• Denmark's news in English
 
app_header_v3
Refugee crisis
Sweden begins checks on all Denmark arrivals
Border checks took effect at midnight and all travellers must show ID. Photo: Nikolai Linares/Scanpix

Sweden begins checks on all Denmark arrivals

Sören Billing/AFP · 4 Jan 2016, 08:05

Published: 04 Jan 2016 08:05 GMT+01:00

All train, bus and ferry passengers travelling from Denmark to Sweden will from Monday be required to show photo identification before being allowed across the border in a drastic move by the Swedish government to stem an unprecedented migrant influx.
 
Travellers have been warned to expect long queues and delays once the checks go into effect from midnight  on the Danish side of the Øresund bridge-and-tunnel link, which has been a major entry point for migrants and refugees hoping to start a new life in Sweden.
 
The measures are aimed at keeping out undocumented migrants and come after Sweden -- which has taken in more asylum seekers per capita than any other European nation -- said it could no longer cope with the unregulated flow of new arrivals.
 
A temporary fence has already been erected at Copenhagen Airport's Kastrup station, where trains will be stopped for the mandatory controls, to prevent people from trying to slip across the tracks.
 
"It's as if we are building a Berlin Wall here. We are going several steps back in time," said Michael Randropp, a spokesman for the local Kystbanen commuters' association.
 
The re-introduction of border controls means that travellers between the two Nordic countries will have to show their passports for the first time in over half a century, and deals yet another blow to Europe's cherished passport-free Schengen system.
 
Several other European Union countries, including Germany, Austria and France, also re-imposed border checks last year as the continent grappled with its biggest refugee crisis since World War 2.
 
More than one million migrants reached Europe in 2015, most of whom were refugees fleeing war and violence in Syria, Afghanistan and Iraq, according to the United Nations refugee agency.
 
Sweden, a country of 9.8 million people known for its generous asylum policies, took in an estimated 160,000 asylum seekers last year alone.
 
Delays, fines
But the inflow has strained the country's capacity to take care of the newcomers and authorities recently warned they would no longer be able to provide housing for everyone.
 
As the public mood shifted, the government began reversing its open-door policy.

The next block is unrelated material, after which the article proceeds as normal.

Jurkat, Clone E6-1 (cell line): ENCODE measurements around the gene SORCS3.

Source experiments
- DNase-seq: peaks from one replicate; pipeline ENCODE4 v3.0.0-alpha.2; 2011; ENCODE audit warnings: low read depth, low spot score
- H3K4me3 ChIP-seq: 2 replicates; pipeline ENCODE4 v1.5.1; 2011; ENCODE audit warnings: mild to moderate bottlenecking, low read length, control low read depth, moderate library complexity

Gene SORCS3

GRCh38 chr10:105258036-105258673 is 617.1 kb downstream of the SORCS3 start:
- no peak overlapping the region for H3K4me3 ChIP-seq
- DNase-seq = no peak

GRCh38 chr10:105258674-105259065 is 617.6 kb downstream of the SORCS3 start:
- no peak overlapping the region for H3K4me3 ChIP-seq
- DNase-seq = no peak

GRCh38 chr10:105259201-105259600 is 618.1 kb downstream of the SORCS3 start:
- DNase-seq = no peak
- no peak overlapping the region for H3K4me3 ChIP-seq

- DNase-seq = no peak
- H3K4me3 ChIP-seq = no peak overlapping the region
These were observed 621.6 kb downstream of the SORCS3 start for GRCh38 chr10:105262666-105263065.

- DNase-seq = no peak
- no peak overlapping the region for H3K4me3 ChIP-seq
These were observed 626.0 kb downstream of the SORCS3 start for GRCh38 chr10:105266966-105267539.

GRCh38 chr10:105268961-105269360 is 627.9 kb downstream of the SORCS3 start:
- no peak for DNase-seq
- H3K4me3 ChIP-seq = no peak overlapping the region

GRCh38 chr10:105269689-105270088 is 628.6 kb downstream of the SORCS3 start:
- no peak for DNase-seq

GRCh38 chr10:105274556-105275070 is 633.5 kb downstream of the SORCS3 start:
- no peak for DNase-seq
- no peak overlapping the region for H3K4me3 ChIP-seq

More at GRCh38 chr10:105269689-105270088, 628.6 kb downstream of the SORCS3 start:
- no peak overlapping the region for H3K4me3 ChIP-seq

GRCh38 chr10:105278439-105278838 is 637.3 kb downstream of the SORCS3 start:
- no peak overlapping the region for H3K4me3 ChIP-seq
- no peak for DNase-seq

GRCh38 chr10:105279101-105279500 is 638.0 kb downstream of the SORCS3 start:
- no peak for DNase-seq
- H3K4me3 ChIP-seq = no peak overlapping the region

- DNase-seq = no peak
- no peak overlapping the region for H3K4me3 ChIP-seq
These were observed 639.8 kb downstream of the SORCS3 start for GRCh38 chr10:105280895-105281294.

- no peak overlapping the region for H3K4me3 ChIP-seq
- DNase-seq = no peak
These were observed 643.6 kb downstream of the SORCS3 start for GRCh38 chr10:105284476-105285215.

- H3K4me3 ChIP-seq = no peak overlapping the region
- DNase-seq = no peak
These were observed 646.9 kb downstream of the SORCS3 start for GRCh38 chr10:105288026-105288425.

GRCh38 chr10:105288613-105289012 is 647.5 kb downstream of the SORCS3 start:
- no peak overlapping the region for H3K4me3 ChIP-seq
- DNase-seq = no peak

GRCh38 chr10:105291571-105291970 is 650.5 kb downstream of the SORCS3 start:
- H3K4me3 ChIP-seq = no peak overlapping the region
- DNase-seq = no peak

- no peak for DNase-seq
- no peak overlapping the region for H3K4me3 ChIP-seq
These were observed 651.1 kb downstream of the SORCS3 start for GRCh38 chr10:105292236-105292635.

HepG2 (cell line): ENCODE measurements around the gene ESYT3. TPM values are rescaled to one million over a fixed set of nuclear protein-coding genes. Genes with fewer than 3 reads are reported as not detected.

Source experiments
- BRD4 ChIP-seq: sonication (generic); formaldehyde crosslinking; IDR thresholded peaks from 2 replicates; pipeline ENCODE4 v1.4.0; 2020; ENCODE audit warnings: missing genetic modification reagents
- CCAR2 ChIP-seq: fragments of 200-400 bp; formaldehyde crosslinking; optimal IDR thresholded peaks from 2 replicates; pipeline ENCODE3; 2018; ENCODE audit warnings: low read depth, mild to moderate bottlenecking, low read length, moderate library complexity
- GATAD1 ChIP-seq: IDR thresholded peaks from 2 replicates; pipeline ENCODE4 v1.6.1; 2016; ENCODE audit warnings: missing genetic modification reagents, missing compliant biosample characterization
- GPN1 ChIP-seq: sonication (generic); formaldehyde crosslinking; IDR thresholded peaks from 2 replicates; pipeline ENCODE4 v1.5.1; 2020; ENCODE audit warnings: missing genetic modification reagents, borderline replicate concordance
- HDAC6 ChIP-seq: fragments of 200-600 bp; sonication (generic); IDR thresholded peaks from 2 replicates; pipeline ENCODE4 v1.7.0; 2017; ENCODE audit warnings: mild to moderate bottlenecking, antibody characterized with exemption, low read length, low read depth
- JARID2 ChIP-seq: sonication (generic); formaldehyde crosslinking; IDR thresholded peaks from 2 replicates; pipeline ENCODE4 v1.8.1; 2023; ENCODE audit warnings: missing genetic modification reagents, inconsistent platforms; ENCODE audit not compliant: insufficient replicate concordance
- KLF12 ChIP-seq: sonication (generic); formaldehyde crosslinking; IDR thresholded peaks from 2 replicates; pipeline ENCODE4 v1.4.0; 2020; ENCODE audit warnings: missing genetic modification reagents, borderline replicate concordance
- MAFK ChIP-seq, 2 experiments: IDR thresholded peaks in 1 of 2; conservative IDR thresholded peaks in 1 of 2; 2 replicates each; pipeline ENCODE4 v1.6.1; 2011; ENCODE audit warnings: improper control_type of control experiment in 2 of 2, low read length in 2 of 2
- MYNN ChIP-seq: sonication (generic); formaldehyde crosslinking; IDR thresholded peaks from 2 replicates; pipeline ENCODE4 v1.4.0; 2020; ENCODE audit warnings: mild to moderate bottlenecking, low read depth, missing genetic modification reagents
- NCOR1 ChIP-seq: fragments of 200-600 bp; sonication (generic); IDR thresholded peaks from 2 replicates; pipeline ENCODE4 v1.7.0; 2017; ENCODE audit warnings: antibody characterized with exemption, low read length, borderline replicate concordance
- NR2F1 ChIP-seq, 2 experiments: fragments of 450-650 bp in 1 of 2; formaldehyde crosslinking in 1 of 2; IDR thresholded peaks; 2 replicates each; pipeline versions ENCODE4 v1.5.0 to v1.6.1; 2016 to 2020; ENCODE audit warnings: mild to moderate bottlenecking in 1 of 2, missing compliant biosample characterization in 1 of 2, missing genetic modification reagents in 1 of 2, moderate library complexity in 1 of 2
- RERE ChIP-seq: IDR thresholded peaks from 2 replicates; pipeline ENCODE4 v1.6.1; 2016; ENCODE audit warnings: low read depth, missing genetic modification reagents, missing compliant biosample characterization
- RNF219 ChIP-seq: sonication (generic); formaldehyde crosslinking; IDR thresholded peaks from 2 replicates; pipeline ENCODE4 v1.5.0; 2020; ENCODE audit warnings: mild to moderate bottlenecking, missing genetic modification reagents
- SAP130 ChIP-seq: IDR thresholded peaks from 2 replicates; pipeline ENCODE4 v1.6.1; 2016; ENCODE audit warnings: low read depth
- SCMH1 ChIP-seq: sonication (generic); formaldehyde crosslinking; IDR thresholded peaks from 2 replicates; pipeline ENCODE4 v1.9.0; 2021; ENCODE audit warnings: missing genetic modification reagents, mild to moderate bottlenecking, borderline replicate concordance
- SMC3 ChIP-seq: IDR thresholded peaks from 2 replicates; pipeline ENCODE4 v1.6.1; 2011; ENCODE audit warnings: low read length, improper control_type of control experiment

Some temporary border controls were already re-introduced on November 12th, after which the number of weekly arrivals dropped from a peak of 10,500 to some 3,500 by mid-December, according to Sweden's Migration Agency.
 
In a further attempt to regain control over the flood of people arriving via Denmark, the Swedish parliament last month passed a temporary law making transport companies responsible for ensuring that those arriving via the 8-kilometre (5-mile) Øresund crossing carry valid photo ID.
 
Anyone who fails to provide the necessary documents will be turned back, and travel operators who fail to comply risk a fine.
 
"I believe that these ID checks will be effective. More will have to seek asylum in other countries," Migration Minister Morgan Johansson recently told the Swedish daily Dagens Nyheter.
 
Aside from the inconvenience the checks are expected to cause -- especially for the roughly 8,600 daily commuters between Copenhagen and the southern Swedish city of Malmö -- the new measures have annoyed Danish travel operators for financial reasons.
 
Story continues below…
Danish train company DSB has already threatened to levy a supplementary charge on passengers crossing the strait to cover the costs of the checks.
 
And the Danish HH Ferries Group said it had reported Sweden to the EU for unfair competition after being required to pay for identity checks.
 
The company argues that the consortium operating the Øresund Bridge, and which is partly owned by the Swedish government, was given special treatment because it was not required to help fund the measures.
 
The border controls have also irked the Danish authorities, who are waiting to see if they will end up with a buildup of migrants stuck at their border.
 
The migration crisis has been a major point of contention between the two neighbours, with Denmark's right-wing government actively discouraging migrants and refugees from settling in the country.
 
It took in only about 18,000 asylum seekers last year.

For more news from Denmark, join us on Facebook and Twitter.